Update (2023-03-31): Benedict Evans:

Apple Music Classical is just totally unusable. Very disappointing. I can’t browse a library by composer or by piece, and that’s designed behaviour. 🤦🏻‍♂️


It gets better. The search function does not search your library. This really was not ready to ship. 🤦🏻‍♂️🤦🏻‍♂️


I have hundreds of albums, and my composer screen is blank. You cannot browse your library by any field have the other than the date you added it to the library

Dave B.:

Why are all these sections in the @AppleClassical app’s Library shown as blank?

I have tons of classical music in my library. But if it’s not auto-populating these sections, that kind of defeats the whole purpose.

Bug or bad UI?

Each of those is described as “Add Your Favorite”, but they are not designated as favorites sections. These are the views within the Library tab.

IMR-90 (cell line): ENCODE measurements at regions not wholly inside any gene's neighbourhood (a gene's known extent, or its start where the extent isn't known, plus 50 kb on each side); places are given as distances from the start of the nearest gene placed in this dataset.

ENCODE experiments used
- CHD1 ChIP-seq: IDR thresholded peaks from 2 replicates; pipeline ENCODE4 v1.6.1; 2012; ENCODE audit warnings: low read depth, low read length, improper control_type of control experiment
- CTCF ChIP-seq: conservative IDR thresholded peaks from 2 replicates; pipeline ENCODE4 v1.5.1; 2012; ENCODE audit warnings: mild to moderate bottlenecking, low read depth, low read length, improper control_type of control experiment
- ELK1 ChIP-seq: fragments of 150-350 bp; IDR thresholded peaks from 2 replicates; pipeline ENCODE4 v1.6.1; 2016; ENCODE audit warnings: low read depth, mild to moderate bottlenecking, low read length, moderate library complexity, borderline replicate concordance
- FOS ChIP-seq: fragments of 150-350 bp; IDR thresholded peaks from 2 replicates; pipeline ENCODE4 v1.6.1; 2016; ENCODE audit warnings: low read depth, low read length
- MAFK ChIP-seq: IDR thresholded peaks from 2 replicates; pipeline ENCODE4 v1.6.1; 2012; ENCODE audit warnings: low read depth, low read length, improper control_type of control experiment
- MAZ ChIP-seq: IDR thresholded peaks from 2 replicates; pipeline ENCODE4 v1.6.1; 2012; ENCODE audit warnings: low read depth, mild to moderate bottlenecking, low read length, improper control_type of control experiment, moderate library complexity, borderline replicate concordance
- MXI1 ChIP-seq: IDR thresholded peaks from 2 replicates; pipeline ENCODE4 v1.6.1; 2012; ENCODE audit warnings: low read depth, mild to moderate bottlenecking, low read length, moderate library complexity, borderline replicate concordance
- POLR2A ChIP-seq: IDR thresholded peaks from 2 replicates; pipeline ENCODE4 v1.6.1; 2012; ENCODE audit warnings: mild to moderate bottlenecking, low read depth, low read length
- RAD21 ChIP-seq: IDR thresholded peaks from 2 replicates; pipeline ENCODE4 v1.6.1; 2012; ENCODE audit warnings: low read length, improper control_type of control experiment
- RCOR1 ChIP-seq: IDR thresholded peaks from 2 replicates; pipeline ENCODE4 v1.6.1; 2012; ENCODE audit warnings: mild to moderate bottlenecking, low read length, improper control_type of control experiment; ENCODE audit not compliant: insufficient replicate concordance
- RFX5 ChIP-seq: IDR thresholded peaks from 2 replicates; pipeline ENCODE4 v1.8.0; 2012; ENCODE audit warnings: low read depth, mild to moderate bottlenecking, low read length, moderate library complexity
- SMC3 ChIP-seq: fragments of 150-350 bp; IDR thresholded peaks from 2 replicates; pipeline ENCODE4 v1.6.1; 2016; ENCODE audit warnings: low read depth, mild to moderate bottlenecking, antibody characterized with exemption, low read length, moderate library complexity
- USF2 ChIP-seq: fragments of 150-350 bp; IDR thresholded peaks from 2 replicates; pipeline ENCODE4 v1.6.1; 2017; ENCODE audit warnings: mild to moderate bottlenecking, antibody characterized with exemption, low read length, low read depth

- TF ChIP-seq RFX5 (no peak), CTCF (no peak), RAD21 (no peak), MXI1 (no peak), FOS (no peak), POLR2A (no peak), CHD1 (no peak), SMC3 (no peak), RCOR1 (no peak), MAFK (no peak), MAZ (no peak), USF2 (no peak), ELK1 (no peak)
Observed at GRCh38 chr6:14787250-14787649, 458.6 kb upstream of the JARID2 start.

Update (2023-04-05): Nick Heer:

It seems Apple Music Classical is merely a version of the Primephonic app Apple acquired, skinned to resemble the standard Music app. After a week, I find this similar-but-different quality creates a muddled experience as a user. The Classical app does not support context menus, transitions between some screens see the title animate from one direction while the rest of the screen animates from the other, and the Now Playing view does not respond to dragging up or down as it does in Music. The Library view is uniquely confusing and buggy. It feels more like a third-party app in the style of something Apple could make more than it does than Apple’s own app.